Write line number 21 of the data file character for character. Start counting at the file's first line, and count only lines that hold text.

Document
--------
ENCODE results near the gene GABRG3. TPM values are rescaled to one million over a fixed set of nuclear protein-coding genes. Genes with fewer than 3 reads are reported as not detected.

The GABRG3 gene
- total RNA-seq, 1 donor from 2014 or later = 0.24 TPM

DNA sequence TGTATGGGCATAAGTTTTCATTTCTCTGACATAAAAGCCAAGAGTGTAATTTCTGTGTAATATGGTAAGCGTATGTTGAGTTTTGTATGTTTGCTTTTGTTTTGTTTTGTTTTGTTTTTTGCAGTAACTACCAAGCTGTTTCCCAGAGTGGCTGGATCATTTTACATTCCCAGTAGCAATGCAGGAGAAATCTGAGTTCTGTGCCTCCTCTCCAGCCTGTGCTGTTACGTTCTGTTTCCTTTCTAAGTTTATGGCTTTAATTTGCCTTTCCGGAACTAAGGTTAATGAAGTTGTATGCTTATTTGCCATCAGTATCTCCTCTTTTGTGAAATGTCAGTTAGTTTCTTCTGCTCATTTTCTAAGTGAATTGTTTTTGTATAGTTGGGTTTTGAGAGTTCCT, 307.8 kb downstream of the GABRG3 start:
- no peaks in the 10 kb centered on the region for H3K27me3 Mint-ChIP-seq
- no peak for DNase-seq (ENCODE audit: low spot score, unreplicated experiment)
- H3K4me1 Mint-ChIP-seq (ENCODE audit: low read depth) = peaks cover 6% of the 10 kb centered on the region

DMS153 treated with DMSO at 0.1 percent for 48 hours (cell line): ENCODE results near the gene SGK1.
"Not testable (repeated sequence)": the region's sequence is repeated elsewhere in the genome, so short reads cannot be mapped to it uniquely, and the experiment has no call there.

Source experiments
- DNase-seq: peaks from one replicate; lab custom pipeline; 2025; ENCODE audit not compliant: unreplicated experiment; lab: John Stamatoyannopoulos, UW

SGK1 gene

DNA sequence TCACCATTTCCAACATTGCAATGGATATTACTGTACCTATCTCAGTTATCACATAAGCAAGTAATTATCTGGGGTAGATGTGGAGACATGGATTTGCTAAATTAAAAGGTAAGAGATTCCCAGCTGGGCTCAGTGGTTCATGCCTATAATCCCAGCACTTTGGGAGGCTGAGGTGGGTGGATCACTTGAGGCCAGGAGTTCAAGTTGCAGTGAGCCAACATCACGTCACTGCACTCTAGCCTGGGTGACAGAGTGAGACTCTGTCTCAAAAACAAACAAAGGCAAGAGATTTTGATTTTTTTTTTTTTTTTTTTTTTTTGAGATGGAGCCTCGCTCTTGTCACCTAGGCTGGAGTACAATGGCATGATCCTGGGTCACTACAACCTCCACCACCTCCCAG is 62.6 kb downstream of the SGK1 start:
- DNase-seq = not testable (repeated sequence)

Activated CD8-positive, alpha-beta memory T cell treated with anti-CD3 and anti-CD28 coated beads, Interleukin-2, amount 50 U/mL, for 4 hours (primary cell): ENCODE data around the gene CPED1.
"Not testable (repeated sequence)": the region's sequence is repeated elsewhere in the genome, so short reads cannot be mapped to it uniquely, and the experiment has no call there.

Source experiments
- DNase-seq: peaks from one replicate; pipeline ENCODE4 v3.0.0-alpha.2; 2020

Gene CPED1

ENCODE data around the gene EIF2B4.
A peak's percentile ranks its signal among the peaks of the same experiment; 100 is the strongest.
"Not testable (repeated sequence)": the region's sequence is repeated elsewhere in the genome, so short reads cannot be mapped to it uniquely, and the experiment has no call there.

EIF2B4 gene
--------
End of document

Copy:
A peak's percentile ranks its signal among the peaks of the same experiment; 100 is the strongest.